New law to catch felons that 'fall through EU cracks'

2nd December 2004, Comments 0 comments

BRUSSELS, Dec 2 (AFP) - European Union justice ministers agreed Thursday the outlines of a new law to accelerate exchanges of information on criminals who currently fall through cracks between member states.

BRUSSELS, Dec 2 (AFP) - European Union justice ministers agreed Thursday the outlines of a new law to accelerate exchanges of information on criminals who currently fall through cracks between member states.

The need for EU-wide action has been underlined by recriminations between France and Belgium over a self-confessed French serial killer, Michel Fourniret, who is now in detention in Belgium.

The broad legislative text hammered out by justice ministers at talks here specifies that when an EU country convicts someone from another member state, it must inform that state's authorities without delay.

And member states must reply within 10 days to a request for information about a criminal suspect detained in another EU country.

Under a 1959 convention, EU countries have previously been obliged only to exchange information on convictions of other states' nationals once a year. France, Germany and Spain have already been running a pilot project on exchanging information on criminal convictions.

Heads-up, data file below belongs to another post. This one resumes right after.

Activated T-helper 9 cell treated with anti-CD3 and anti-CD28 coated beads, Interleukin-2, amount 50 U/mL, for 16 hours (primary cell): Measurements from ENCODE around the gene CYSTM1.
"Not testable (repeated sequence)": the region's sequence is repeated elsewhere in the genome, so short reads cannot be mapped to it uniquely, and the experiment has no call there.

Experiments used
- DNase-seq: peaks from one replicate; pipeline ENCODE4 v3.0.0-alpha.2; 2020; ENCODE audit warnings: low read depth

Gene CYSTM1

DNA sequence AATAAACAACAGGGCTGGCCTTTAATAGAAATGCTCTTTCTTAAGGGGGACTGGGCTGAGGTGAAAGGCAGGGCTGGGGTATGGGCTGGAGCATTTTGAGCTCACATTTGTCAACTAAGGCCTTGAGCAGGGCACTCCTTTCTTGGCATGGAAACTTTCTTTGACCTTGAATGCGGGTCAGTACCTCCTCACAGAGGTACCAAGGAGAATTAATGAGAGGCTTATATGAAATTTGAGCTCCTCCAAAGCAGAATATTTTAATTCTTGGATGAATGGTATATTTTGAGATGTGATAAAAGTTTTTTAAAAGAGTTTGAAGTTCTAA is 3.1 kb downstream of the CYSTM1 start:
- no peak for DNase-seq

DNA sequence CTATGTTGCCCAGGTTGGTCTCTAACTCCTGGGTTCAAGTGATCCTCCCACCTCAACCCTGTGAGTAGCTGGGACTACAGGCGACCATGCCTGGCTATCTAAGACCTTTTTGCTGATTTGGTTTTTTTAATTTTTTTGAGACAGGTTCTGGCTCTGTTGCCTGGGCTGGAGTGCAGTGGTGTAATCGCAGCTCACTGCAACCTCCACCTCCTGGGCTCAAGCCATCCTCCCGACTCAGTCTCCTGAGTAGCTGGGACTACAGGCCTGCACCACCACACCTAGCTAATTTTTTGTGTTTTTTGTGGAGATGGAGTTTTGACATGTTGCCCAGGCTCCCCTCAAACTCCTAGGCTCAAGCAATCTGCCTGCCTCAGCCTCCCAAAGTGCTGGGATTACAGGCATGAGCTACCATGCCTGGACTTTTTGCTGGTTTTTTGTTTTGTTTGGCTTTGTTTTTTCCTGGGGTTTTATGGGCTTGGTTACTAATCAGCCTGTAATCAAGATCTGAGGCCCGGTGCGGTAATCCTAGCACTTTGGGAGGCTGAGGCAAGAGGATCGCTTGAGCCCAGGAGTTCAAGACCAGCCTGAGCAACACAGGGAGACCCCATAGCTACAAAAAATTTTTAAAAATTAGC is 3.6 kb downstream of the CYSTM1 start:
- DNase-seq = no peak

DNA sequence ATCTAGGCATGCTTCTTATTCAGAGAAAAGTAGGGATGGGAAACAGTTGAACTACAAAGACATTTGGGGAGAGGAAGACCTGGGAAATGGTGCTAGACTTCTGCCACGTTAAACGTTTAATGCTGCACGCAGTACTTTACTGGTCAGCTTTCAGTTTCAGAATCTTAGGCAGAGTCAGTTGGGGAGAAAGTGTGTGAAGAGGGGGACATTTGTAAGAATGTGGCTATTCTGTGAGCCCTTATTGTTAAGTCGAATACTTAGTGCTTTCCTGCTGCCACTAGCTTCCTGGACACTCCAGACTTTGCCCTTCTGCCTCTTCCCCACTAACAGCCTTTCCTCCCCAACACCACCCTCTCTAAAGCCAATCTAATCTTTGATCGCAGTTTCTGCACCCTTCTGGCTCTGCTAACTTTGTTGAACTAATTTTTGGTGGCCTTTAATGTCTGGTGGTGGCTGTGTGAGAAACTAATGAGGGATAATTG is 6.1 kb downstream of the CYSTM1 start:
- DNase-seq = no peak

But the EU ministers have yet to find agreement on the exact wording of the legal text, including what types of conviction must be listed and how many years can pass before a conviction is erased from the record.

Belgium's government has complained at the poor flow of information between EU judicial authorities after Fourniret managed to get a job as a school canteen monitor despite a 1987 conviction in France for raping girls.

The new EU law would not cover cases such as Fourniret, as the Frenchman was convicted in his homeland rather than another EU country, but it is a "first step", Belgian Justice Minister Laurette Onkelinx said.

Fourniret, 62, was arrested in Belgium in June last year over the abduction of minors and sexual misconduct. He has since confessed to nine killings, mostly of young girls, in the late 1980s in France and Belgium.

To round out the new legislation, Belgium has proposed that EU member states be obliged to share information to prevent convicted paedophiles getting jobs involving children.

© AFP

Subject: French News

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